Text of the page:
While Holcim’s Scope 1 and 2 emissions receive a lot of attention, its crucial to understand that these emissions are due to the nature of the cement business. So they are going to be higher than the average European company. However, a closer look at the often-overlooked Scope 3 emissions reveals a different story. Compared to the average European company, their scope 3 emissions are relatively low compared to scope 1&2 due to the fact that the production of Cement is very carbon intensive, but once it has left the factory and used in construction it has limited linked emissions. The opposite is true for the average European company; while their Scope 1 and 2 emissions may be low, their Scope 3 emissions are typically much higher as usually more emissions are released at use. (see chart below)
Source: Bloomberg as at 19/04/2023
Holcim is also using alternative fuels and raw materials (AFR) in its cement production processes. AFR includes materials such as industrial waste, biomass, and municipal solid waste, which can be used as a substitute for fossil fuels. By using AFR, Holcim is reducing its carbon footprint and promoting circular economy principles by reducing waste and conserving natural resources. Holcim aims to increase AFR usage to 80% by 2030 and has already made progress, with some of its plants using up to 100% AFR. In addition, the company is also using green energy, such as solar and wind to power its plants whilst exploring next-generation technologies like hydrogen to further reduce carbon emissions.
Sustainable building practices
Holcim is also committed to promoting sustainable building practices. The company’s “green concrete” products, which use recycled materials and are designed for low carbon emissions, have been used in several high-profile construction projects, including the Burj Khalifa in Dubai, the world’s tallest building. So it is no surprise that ECOPlanet – the company’s global range of low-carbon cement – has been launched in 27 markets and now represents 60% of net sales in North America.iii
Holcim’s “green concrete” products use materials such as recycled aggregates, fly ash, and slag, which would otherwise end up in landfills. By using recycled materials, Holcim is promoting circular economy principles and reducing waste. The company is also developing new products, such as carbon-neutral concretes, which are designed to absorb CO2 during their lifetime and contribute to reducing carbon emissions.
Source: Holcim Capital Markets Day 2021
Holcim’s commitment to building circular cities extends beyond its own operations. The company has established partnerships with other stakeholders, including municipalities, to promote sustainable urban development. For example, Holcim has partnered with the City of Madrid to promote the use of sustainable construction materials in urban development projects. The company is also involved in the European Circular Cities Declaration, which aims to accelerate the transition towards a circular economy in European cities.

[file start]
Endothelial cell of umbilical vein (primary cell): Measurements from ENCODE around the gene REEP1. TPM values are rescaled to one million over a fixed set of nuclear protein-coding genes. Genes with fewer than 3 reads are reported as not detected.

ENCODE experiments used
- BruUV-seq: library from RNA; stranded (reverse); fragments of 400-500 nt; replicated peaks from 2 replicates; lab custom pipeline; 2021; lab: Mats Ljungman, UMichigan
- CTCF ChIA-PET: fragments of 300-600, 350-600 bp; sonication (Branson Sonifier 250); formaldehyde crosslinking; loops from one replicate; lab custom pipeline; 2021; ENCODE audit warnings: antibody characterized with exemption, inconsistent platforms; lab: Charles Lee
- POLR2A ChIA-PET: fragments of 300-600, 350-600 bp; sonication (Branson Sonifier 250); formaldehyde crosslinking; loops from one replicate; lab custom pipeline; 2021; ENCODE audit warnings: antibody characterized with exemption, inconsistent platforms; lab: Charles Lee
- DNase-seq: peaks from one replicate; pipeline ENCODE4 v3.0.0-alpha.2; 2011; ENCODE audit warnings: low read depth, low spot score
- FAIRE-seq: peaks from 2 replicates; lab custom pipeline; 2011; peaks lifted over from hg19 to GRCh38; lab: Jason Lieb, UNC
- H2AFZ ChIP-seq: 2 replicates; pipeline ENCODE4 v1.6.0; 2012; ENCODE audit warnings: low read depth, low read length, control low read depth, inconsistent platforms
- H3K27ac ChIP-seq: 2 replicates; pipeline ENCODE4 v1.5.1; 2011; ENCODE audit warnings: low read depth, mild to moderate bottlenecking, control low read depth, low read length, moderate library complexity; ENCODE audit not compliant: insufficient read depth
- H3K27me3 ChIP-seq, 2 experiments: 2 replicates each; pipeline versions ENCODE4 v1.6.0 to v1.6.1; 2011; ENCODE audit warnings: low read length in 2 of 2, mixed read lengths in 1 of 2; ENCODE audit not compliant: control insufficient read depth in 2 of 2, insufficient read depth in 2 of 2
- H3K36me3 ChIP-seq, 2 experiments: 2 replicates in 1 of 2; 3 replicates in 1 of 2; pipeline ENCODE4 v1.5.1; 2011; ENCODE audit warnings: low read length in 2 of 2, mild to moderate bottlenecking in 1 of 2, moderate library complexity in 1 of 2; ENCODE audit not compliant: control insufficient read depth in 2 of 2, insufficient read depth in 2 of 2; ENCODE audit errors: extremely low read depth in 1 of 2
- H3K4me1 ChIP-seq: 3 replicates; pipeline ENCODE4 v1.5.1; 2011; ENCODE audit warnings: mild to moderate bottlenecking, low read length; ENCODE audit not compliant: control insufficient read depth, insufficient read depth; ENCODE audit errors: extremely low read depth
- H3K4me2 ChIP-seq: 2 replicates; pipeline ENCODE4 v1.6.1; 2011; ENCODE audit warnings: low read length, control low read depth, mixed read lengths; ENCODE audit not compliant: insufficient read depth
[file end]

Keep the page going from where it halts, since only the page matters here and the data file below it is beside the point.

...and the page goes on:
Green Growth for the Future
Holcim’s sustainability efforts have not gone unnoticed. In 2020, the company was named the world’s most sustainable company in the construction materials sector by Dow Jones Sustainability Indices (DJSI). The DJSI assesses companies based on their economic, environmental, and social performance, and Holcim’s top ranking reflects its strong sustainability practices and commitment to creating value for all stakeholders
As investors, we agree that it is essential to consider a company’s sustainability efforts when making an investment. However, we do not agree with cancel culture or the exclusionist approach as a means to an end. Instead, we prefer to collaborate with these companies to ensure that they are taking the proper steps to truly improve their sustainability credentials. Holcim is an excellent example of how a business can adapt and modify its strategy to promote a long-term, sustainable environment whilst providing attractive returns for its shareholders.
1 Scope 1 Emissions = All emissions directly from operations. Scope 2 Emissions = indirect emissions from consumer electricity. Scope 3 Emissions = All other indirect emissions generated via the supply chain
Net Zero – A target of completely negating the amount of greenhouse gases produced by human activity, to be achieved by reducing emissions and implementing methods of absorbing carbon dioxide from the atmosphere.